Thursday had been designated as Food and Ag Day at WTO. Farmers from more than 30 countries participated in a day-long series of press briefings, panel discussions and workshops. One of the highlights was a noon rally to support small farmers that attracted 5,000 people to the city's historic Pike Place Market. Speakers at the rally included Jim Hightower, Ralph Nader, India's Vandana Shiva, Roger Allison, Helen Waller, Peter Rosset, Uruguay's Alberto Villarreal, Canada's Corky Evans, and yours truly. Also speaking at the rally was José Bové, the French farmer who's become a leader in efforts to stop the globalization of genetically engineered foods and the destruction of local agricultural communities.

In addition to several hundred farmers from around the U.S. and the world, the crowd included a broad spectrum of representatives from environmental, labor, and human rights organizations. None of the violence that was in evidence in the city during the previous two days marred Food & Agriculture Day.

After the rally a large contingent marched over a mile along the Seattle waterfront to Pier 86 to hold a small peaceful demonstration outside the fence of a police-encased Cargill grain elevator, leased for the past 30 years by the nation's largest private corporation from the Port of Seattle.

The kickoff event of the Food & Ag day activities was a Farmer Breakfast at the United Methodist Church in downtown Seattle. The breakfast, hosted by the Vashon Island Growers Association, featured an abundance of organically grown foods produced by local farmers and drew several hundred people.

Following a series of press briefings, panel discussions and the noon rally, there were workshops in and near the Market on the topics that included Globalization & Food Safety, Food Security in a Global Economy, Farm Worker Issues, and Genetic Engineering. These events included farmers from England, Belgium, Norway, Finland, Japan, Korea, India, The Philippines, Thailand, Bangladesh, Senegal, Ghana, Uruguay, Mexico, Brazil, and Peru.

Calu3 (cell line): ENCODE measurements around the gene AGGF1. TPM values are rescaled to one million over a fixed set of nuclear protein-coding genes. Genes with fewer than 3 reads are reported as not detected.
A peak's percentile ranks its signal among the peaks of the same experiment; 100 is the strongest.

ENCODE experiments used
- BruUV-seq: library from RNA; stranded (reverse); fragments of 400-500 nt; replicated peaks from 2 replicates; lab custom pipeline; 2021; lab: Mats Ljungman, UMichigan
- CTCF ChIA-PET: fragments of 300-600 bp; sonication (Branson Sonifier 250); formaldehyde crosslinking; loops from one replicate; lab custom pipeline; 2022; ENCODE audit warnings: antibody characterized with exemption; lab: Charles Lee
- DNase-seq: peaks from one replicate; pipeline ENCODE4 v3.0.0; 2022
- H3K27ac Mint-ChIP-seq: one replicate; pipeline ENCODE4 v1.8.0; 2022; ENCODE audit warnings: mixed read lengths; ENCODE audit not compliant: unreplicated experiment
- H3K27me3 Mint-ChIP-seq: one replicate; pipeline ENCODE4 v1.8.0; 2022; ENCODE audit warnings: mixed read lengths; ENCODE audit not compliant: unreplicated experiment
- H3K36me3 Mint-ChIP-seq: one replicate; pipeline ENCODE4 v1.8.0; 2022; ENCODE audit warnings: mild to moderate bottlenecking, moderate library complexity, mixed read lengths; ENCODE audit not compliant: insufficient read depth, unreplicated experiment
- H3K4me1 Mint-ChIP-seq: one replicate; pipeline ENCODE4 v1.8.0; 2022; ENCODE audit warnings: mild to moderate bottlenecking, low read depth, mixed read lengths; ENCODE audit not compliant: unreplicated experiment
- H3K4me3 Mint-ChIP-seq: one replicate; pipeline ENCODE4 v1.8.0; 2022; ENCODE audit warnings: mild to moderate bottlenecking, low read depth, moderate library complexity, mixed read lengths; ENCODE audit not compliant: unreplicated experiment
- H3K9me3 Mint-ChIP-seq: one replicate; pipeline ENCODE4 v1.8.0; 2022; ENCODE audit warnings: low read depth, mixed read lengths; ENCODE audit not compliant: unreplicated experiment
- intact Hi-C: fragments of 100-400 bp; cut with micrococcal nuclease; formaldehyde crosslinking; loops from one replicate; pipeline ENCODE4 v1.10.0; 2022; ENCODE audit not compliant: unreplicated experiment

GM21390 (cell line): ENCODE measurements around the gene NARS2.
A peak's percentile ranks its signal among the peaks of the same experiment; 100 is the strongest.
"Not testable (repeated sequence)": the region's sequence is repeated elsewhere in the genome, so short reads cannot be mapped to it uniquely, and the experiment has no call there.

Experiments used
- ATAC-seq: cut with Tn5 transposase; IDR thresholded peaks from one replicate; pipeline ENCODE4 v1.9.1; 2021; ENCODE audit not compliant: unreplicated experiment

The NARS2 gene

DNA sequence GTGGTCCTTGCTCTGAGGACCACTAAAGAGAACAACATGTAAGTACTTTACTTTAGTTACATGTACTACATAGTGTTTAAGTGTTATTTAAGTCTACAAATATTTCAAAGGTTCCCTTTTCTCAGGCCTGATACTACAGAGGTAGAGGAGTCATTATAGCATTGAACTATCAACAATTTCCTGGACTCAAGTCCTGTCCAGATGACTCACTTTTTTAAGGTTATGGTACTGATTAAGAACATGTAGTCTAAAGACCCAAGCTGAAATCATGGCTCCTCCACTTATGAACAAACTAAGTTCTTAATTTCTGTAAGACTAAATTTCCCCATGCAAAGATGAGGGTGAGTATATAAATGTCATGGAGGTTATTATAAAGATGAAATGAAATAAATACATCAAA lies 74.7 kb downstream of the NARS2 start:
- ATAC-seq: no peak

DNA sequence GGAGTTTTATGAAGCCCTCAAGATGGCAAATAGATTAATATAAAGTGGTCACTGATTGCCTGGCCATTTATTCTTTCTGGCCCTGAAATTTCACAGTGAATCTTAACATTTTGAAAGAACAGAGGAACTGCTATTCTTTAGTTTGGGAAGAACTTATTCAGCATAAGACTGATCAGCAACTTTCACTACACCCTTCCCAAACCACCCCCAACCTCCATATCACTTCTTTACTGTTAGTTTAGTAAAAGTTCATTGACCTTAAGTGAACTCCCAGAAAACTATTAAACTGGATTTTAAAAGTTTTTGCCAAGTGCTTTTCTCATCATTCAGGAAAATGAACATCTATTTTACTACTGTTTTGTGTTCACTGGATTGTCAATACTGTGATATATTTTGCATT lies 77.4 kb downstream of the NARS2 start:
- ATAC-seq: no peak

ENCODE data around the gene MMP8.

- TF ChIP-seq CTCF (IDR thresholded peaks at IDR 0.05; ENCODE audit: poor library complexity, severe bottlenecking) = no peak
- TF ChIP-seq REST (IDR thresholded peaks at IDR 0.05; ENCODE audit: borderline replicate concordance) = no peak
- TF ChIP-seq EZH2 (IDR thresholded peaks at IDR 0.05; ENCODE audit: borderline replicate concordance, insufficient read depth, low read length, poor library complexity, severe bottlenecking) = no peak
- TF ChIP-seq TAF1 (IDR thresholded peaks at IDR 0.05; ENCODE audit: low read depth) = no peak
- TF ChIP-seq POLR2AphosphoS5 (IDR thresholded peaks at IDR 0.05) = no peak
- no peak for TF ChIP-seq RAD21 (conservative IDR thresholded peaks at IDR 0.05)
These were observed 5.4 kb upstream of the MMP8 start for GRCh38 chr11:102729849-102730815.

Participants in Food & Agriculture Day included representatives of the National Family Farm Coalition, the French Farmer's Union, the Peasant Movement of the Philippines, the Japanese Independent Farmers Union, the Union of Concerned Scientists, Food First, Northern Plains Resource Council and both Seattle and Washington Tilth.

Aside from two and three short paragraphs which appeared in Seattle's two daily newspapers, the Food and Ag activities went virtually unreported in both the major media and the alternative media. Likewise, in the various stories coming out of the "Battle of Seattle" environmentalists, labor, consumers, sea turtles, "tree huggers," etc., etc. were all given their proper due. The hundreds of farmers from throughout the world who were present were rarely mentioned as being major participants in the demonstrations, despite the fact that agriculture was the centerpiece of the failed trade negotiations in Seattle.


Much was made of the fact that when, on the eve of his arrival in Seattle, Bill Clinton told the Seattle Post-Intelligencer that he wanted a proposed WTO working group on trade and labor to develop labor standards that would eventually be enforceable by trade sanctions. That comment, although welcomed by labor groups, irritated developing nations concerned that they would suffer as a result.